Kat Rubush spent six months practicing for her senior recital. As COVID-19 spread, she was forced to change her plans.
By: Cas Waigand
Vocal Performance major Kat Rubush began practicing for her senior recital in September. Her junior recital had been postponed last year due to a snow day. This year, nearly 20 friends and family planned to attend her last solo performance at Webster University. But in the span of one week, her six months of practice ended unexpectedly.
“I was on spring break on the beach when I found out that my recital was moved online, and I literally got up, put my phone down, ran into the ocean and started screaming and punching waves,” Rubush said, “I was devastated and frustrated at the same time.”
For Rubush, adapting to the changes caused by COVID-19 has been stressful and at times a disheartening process. However, her family and instructors are working to ensure she gets her final recital.
Rubush’s recital was supposed to be on March 20. On March 12, the Webster University School of Music notified Rubush she would not be able to perform on her scheduled day. All recitalists scheduled before April 3 had two options: they could either postpone the performance or attempt to livestream it. Rubush chose the latter.
The decision would come with drawbacks, even though Rubush felt it was the best option for her. She would have to cut a planned ensemble to ensure everyone in the room stayed 6 feet apart. Rubush was also not allowed to have an audience to cheer her on, and she worried an empty room would impact her performance.
“I am a little concerned about my energy in my performance because I feed off an audience,” Rubush said. “What do I do for bowing like, if nobody claps? Am I even supposed to bow?”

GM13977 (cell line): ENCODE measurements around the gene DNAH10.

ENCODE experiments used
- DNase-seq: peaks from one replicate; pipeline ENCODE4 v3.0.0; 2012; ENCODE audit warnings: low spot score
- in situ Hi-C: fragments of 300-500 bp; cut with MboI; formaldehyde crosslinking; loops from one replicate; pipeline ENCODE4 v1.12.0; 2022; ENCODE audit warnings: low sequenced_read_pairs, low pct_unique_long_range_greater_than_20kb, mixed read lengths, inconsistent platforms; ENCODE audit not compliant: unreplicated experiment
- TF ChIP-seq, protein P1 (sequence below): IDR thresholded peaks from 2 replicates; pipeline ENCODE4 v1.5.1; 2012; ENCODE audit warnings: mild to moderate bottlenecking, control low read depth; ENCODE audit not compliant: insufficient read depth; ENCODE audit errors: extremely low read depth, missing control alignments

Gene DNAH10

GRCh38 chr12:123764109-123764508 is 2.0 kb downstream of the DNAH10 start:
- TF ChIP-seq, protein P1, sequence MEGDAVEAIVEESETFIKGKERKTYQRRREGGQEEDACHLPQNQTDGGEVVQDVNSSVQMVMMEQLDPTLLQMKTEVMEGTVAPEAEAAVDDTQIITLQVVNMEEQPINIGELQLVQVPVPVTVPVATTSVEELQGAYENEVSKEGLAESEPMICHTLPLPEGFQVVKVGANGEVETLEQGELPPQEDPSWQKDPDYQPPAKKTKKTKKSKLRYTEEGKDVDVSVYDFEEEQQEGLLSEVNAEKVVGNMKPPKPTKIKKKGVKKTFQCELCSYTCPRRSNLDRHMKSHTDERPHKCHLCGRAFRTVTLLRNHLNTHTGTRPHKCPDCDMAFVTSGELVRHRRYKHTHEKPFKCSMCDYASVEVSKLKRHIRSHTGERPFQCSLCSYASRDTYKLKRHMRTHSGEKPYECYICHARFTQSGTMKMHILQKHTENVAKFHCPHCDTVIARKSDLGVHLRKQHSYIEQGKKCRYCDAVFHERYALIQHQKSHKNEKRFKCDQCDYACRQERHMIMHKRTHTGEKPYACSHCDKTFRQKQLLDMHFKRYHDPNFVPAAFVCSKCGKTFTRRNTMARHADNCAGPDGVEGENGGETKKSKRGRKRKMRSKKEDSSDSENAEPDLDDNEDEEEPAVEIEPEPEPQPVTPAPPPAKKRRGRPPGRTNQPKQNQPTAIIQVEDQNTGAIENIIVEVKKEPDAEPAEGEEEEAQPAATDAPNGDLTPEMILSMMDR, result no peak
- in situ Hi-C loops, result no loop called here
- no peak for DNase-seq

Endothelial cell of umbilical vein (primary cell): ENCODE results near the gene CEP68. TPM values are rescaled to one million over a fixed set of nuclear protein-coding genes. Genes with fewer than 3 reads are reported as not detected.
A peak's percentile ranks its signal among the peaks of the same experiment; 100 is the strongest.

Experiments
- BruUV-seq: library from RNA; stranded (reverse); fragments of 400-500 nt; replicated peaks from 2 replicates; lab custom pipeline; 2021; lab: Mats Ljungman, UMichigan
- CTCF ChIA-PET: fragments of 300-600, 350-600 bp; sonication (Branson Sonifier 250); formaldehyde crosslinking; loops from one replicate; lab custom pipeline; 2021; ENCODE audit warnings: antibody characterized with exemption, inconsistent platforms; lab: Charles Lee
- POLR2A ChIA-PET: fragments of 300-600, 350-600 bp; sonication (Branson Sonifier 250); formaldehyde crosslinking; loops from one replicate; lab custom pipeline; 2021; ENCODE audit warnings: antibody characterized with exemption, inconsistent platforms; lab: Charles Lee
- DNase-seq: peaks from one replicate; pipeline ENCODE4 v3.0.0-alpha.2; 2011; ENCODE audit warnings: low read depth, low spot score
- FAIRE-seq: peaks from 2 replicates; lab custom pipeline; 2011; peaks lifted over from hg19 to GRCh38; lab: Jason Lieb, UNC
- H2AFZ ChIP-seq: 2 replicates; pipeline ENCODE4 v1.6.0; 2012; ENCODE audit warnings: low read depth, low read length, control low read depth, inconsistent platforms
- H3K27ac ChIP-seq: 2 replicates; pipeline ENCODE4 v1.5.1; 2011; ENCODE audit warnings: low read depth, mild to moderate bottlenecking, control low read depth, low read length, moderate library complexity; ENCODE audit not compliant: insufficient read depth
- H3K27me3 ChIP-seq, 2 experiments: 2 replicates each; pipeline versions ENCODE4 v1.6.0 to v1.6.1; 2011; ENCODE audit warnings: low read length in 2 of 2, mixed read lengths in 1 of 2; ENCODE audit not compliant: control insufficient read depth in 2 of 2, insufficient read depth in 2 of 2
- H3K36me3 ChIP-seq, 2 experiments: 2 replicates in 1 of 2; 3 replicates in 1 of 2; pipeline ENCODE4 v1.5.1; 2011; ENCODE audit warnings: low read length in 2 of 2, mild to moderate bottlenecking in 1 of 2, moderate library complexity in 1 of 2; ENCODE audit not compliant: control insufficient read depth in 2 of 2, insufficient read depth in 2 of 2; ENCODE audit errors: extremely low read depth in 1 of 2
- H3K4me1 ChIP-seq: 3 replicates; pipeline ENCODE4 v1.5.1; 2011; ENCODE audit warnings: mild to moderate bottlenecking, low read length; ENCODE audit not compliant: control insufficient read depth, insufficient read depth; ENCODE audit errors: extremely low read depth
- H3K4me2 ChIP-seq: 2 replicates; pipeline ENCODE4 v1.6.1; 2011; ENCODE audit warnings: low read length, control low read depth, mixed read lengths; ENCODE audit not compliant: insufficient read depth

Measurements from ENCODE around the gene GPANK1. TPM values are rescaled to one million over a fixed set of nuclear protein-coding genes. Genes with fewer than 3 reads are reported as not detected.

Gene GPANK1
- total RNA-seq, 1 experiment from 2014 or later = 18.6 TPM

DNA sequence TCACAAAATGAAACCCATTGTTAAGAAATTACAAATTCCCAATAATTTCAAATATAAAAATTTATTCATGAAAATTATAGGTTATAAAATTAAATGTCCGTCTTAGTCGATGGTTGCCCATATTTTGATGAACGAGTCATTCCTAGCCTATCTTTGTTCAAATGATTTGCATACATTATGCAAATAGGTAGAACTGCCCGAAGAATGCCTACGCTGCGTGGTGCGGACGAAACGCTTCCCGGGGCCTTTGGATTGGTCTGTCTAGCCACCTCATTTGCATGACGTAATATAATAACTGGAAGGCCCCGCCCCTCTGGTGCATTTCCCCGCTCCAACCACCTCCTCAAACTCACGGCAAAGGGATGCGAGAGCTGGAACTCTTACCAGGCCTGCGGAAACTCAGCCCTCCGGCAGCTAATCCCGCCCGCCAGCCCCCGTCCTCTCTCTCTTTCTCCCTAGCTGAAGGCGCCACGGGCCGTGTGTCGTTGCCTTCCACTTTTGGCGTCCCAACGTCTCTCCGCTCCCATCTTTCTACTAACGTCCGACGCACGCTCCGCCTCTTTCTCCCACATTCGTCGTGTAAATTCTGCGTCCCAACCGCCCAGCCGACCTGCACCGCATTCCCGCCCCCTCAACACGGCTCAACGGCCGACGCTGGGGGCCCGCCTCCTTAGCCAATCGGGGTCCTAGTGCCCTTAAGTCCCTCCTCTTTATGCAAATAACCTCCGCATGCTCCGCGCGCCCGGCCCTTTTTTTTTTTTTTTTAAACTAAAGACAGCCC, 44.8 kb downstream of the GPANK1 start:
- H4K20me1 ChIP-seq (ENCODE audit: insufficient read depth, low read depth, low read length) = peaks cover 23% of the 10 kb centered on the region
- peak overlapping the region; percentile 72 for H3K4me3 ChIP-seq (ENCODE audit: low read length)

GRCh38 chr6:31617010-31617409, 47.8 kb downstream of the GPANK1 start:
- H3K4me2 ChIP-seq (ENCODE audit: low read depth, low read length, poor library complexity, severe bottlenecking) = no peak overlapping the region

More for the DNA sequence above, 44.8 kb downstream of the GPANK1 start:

Charlotte Rubush, Kat’s mother, explained that friends and relatives looked forward to attending the in-person performance. She said family members had booked hotel rooms in the area and planned to visit for a couple of days. Charlotte Rubush even booked a room for the family to gather. In the end, she had to cancel the in-person plans.
Despite this last-minute change, many of Kat Rubush’s friends and relatives embraced the idea of a livestream. But as the recital drew closer, Kat Rubush said the online excitement became an added stressor.
“I felt like I needed to do it to make people feel happy, and that was just more increased stress,” Kat Rubush said. “I had a lot of well-meaning family members share it and be like, ‘Hey guys, you know, watch this.’”
On March 17, Kat Rubush sang through roughly 10 songs during her final dress rehearsal. Then, she began to cry. Kat Rubush ultimately decided to cancel the online recital, as she felt she was not in the right headspace to perform. Charlotte Rubush explained moving to online classes also contributed to her daughter’s stress.
Jacob Lassetter, Kat Rubush’s voice instructor, explained Kat Rubush probably would not have been allowed to perform anyway. The day after she canceled her livestream, the university officially canceled recitals for the rest of the semester. According to Lassetter, the school of music has replaced the recital requirements to make sure students will be able to graduate.
“We’re hoping to offer the option of a live performance that’s not required because we don’t want to hold that over graduating people’s heads,” Lassetter said.
In Kat Rubush’s case, Lassetter explained Webster will be able to count the work Kat Rubush has completed thus far in place of her recital. He is also optimistic she will be able to reschedule.
“There’s even a chance of maybe an early fall recital if they have to wait that long,” Lassetter said. “Just because it’s the right thing to do, not because it’s a requirement at this point. Our majors want to do these things. They sing because they want to.”
Charlotte Rubush is also committed to ensuring her daughter gets a senior recital. She explained she could even host it at her church and pay for accompanists if Kat Rubush is unable to schedule a performance at Webster. She added she already plans to host around 30 people.
For Kat Rubush, this kind of support from her family and friends is not new. When Webster postponed her junior recital last year due to a snow day, many people still came.
“There is no better feeling than performing for my friends and family and like the people that care about me the most, and that have been with me through this journey,” Kat Rubush said. “That’s the best part… Just knowing that everybody still came and they still cheered me on.”